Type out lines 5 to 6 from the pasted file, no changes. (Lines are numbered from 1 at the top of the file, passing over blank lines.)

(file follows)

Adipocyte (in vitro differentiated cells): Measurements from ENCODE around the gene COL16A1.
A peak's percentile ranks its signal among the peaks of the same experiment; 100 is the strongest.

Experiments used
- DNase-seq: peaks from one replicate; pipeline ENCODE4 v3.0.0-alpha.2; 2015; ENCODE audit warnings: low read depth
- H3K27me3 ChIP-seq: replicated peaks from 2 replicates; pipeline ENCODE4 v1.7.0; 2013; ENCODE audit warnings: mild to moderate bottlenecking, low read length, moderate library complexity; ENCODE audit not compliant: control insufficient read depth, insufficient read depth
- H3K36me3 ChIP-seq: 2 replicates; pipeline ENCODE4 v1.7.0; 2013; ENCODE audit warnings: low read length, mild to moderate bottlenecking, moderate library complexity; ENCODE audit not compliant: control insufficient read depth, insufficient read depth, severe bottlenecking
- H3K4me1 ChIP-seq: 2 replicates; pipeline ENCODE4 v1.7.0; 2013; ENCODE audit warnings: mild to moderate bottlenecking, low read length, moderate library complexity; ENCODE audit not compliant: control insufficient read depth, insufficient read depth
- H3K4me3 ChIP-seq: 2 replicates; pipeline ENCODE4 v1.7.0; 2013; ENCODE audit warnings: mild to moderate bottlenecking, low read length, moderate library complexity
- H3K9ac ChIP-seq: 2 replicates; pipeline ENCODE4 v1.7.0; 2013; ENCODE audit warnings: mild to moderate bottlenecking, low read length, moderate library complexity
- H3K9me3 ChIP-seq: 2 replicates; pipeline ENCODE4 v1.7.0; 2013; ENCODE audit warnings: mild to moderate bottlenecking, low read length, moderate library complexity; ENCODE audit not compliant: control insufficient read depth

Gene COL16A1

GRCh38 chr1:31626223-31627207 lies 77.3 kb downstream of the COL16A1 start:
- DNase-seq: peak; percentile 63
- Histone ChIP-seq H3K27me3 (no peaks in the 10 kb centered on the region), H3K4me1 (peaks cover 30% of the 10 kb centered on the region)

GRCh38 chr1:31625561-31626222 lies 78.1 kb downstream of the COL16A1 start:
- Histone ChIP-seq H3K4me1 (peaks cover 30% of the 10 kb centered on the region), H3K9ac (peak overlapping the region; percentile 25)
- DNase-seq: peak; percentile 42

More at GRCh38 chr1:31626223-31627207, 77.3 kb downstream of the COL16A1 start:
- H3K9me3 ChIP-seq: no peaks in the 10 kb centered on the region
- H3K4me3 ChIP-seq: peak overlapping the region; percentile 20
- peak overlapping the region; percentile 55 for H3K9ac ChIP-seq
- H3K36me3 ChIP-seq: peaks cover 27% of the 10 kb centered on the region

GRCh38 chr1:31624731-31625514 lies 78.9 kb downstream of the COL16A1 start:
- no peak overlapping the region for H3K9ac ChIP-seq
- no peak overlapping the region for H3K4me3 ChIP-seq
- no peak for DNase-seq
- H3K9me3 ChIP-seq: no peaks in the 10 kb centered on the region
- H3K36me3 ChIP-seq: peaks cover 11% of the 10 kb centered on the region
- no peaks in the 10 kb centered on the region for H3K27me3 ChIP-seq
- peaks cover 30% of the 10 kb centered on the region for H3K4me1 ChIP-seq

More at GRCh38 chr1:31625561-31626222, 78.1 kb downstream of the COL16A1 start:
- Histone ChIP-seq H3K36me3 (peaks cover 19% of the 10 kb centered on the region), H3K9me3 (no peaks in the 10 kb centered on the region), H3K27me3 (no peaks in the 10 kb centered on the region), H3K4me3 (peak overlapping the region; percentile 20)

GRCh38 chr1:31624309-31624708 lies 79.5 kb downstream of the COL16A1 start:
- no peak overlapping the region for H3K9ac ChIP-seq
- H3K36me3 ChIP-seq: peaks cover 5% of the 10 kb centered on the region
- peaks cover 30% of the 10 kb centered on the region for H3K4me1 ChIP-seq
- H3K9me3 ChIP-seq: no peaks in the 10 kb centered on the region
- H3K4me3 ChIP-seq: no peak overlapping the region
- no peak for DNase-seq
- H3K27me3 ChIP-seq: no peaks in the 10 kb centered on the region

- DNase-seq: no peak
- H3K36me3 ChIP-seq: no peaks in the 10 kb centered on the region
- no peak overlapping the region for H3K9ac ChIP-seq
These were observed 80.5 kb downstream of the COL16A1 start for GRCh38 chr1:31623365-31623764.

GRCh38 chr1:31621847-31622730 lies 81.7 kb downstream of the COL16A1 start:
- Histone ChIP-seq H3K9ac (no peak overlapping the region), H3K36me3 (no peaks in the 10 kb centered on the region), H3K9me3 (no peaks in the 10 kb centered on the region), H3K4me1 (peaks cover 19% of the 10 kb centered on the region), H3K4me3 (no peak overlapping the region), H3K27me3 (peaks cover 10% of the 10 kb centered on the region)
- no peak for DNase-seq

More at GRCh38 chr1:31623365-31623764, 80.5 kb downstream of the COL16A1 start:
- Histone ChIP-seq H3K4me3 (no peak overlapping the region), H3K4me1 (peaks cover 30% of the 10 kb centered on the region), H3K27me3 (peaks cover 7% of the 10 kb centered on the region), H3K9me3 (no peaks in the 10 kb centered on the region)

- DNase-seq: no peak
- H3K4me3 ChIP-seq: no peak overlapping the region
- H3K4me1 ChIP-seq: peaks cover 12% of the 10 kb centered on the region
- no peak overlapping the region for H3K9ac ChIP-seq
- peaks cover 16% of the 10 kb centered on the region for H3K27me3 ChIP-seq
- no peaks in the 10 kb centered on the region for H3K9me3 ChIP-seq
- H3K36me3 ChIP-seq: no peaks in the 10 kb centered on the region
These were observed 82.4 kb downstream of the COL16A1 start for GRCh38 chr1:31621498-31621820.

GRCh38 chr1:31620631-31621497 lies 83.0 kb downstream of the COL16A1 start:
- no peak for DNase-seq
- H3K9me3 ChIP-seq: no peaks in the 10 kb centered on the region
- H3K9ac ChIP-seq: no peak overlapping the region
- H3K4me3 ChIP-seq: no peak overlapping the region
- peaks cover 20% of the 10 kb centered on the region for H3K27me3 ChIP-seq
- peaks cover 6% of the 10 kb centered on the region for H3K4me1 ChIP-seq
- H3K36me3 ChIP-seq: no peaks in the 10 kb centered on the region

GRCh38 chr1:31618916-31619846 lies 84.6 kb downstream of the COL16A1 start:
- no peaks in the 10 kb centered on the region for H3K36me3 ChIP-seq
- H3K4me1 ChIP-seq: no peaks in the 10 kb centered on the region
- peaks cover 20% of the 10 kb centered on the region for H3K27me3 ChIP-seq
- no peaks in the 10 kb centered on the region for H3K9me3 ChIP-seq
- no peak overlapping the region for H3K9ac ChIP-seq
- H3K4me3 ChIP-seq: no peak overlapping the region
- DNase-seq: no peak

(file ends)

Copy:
- H3K27me3 ChIP-seq: replicated peaks from 2 replicates; pipeline ENCODE4 v1.7.0; 2013; ENCODE audit warnings: mild to moderate bottlenecking, low read length, moderate library complexity; ENCODE audit not compliant: control insufficient read depth, insufficient read depth
- H3K36me3 ChIP-seq: 2 replicates; pipeline ENCODE4 v1.7.0; 2013; ENCODE audit warnings: low read length, mild to moderate bottlenecking, moderate library complexity; ENCODE audit not compliant: control insufficient read depth, insufficient read depth, severe bottlenecking